The National Endowment for the Humanities (NEH), a federal grantmaking agency and a member of a historic U.S. government cultural mission to Cuba, announced today it will provide a grant to a distinguished group of U.S. art conservators to visit Cuba to learn about preservation challenges and methods.
The $30,000 grant will go to the Department of Art Conservation at the University of Delaware, one of the leading conservation programs in the United States. The grant will support a delegation of students and professors who will visit Cuba to have a cultural exchange with their Cuban counterparts about conservation methods and practices.
The delegation will be led by Professor Debra Hess Norris, one of the world’s leading preservation experts, and Jocelyn Alcantara-Garcia, Ph.D., a bilingual conservation research scientist. These professors and their graduate students plan to talk with their Cuban counterparts about their preservation challenges and methods, see Cuban collections, and visit museums, libraries, and archives.
The Delaware art conservation program is run jointly with the Winterthur Museum, Garden and Library, a premier museum of decorative arts with an unparalleled collection of nearly 90,000 objects made or used in the United States between 1640 and 1860. Graduates of the program have assisted with the preservation of notable treasures such as the world’s first photograph, the Declaration of Independence, the Emancipation Proclamation, the Dead Sea Scrolls, decorative murals in the United States Capitol and at Radio City Music Hall, and works of art by artists ranging from Rembrandt to Picasso and Andy Warhol.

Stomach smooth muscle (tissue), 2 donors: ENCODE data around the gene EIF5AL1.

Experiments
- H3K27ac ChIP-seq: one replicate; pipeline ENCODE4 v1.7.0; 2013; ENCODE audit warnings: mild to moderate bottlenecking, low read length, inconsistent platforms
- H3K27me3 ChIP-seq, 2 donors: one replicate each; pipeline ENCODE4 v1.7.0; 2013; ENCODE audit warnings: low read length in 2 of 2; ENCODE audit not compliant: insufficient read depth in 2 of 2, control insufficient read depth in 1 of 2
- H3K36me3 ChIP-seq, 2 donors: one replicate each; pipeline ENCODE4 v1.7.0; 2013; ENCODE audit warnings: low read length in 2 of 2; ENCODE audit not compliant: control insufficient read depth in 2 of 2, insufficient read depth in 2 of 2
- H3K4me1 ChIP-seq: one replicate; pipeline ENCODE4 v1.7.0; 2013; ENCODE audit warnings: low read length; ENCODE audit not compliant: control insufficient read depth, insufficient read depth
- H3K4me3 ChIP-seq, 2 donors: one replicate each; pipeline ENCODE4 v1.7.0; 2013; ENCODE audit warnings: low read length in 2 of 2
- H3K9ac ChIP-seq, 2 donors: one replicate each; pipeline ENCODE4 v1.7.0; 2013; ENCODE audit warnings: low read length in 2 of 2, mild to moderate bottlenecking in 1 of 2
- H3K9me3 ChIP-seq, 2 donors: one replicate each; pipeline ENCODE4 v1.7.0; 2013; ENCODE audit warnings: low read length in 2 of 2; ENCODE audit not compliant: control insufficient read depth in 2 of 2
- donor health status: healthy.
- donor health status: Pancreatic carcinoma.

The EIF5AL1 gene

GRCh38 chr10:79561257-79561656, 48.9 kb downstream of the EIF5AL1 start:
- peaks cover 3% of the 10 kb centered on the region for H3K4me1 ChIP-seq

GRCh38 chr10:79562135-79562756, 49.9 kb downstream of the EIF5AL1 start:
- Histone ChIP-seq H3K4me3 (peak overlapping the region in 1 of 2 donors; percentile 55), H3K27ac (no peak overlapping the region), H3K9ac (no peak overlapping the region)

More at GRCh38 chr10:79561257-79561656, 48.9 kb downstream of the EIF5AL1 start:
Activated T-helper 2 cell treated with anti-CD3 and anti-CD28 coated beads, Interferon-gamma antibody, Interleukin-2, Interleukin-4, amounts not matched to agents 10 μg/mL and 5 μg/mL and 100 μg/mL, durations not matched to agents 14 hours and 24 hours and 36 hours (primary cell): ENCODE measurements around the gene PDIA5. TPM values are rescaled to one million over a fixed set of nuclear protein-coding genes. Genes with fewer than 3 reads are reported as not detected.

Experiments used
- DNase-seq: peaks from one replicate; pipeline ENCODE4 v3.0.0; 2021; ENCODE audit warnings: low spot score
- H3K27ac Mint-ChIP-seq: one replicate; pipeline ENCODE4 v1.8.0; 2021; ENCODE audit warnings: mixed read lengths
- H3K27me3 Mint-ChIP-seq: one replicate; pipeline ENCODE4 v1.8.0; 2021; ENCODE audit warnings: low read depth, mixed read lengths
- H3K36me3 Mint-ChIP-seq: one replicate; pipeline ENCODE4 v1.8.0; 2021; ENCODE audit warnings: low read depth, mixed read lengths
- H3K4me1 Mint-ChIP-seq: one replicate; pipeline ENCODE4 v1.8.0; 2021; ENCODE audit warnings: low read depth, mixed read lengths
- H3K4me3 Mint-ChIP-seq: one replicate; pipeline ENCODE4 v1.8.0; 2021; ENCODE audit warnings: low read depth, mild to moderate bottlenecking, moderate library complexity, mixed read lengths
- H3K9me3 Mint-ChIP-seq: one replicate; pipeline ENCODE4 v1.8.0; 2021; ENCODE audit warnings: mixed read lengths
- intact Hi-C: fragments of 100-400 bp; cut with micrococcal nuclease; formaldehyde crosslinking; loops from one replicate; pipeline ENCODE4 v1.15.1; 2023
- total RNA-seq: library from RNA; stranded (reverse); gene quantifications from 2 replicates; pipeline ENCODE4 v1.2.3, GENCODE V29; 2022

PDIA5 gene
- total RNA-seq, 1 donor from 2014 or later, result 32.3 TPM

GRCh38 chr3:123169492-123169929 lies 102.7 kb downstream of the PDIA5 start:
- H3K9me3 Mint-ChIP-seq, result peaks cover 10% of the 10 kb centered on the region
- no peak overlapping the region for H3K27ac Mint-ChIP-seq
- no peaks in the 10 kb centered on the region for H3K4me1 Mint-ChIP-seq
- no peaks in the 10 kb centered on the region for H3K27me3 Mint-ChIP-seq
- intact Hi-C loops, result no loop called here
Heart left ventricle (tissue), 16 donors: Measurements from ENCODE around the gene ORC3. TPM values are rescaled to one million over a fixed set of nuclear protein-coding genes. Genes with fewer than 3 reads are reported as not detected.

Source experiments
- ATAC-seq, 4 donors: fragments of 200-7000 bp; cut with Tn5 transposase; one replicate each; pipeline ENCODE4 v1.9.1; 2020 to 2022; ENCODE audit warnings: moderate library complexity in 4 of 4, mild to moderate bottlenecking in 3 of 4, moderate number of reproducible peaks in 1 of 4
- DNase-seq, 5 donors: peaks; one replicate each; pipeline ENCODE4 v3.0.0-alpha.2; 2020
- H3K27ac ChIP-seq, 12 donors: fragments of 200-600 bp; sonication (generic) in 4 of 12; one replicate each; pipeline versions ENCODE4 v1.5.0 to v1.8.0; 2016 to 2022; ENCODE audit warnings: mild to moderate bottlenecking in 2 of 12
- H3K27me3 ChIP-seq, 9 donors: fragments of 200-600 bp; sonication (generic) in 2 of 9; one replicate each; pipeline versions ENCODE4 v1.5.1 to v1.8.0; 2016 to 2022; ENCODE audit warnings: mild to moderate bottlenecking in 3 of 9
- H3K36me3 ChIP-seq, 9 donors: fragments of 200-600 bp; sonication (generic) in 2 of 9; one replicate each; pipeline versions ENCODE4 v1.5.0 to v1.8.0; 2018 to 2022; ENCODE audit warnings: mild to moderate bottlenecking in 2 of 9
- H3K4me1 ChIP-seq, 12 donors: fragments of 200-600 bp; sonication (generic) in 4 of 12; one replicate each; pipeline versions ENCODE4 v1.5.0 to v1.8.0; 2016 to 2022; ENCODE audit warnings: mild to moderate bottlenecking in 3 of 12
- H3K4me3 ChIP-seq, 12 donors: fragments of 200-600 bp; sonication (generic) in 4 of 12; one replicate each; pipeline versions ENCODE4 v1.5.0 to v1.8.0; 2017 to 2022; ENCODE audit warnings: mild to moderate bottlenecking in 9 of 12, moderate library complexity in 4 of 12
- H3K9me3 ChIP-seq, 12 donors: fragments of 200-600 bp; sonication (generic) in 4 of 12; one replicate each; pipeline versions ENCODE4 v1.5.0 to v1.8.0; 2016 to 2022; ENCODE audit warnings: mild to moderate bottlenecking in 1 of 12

NEH Chairman William D. Adams was a member of the U.S. government cultural mission to Cuba from April 18 to 21. Adams visited cultural sites and met with Cuban officials and cultural leaders to begin a new U.S.-Cuba cultural exchange.
NEH supports preservation and conservation projects as part of its grantmaking in the humanities to help ensure that materials that can illuminate history and culture are available for future generations. Since the agency’s founding in 1965, the National Endowment for the Humanities has awarded 80 grants totaling $2.5 million to scholars, educators, and filmmakers who make Cuba the focus of their work.
“As I’ve visited Cuban museums and talked with scholars and curators this week, it’s clear to me that we have much to learn from the ways in which museum professionals in Cuba approach the important work of collecting and preserving Cuban culture and history,” said National Endowment for the Humanities Chairman William D. Adams. “I am honored that the National Endowment for the Humanities will provide a grant to this distinguished group of art conservation professionals and students from the United States to visit Cuba to observe conservation practices concerning photographs, manuscripts, and other collections. This trip will offer important insights and lessons that will enhance and broaden American conservation practices.”
“I have visited cultural institutions all over the world, but have never had the opportunity to go to Cuba,” said Debra Hess Norris. “With this support from NEH, my colleagues and I look forward to learning from our Cuban counterparts about conservation challenges that arise from the warm climate and other issues that affect the preservation of their cultural heritage.”
“We are enormously proud to be a part of this historic opportunity for our students to learn about conservation in Cuba,” said David Roselle, Director of the Winterthur Museum, Garden and Library.
The Winterthur-University of Delaware Program in Art Conservation began in 1974 and graduating students have trained and worked as curators and directors for museums, historic sites, and other cultural organizations. The University of Delaware and Winterthur program officials will work with their Cuban counterparts to plan the trip details, including the date and which collections and sites to visit.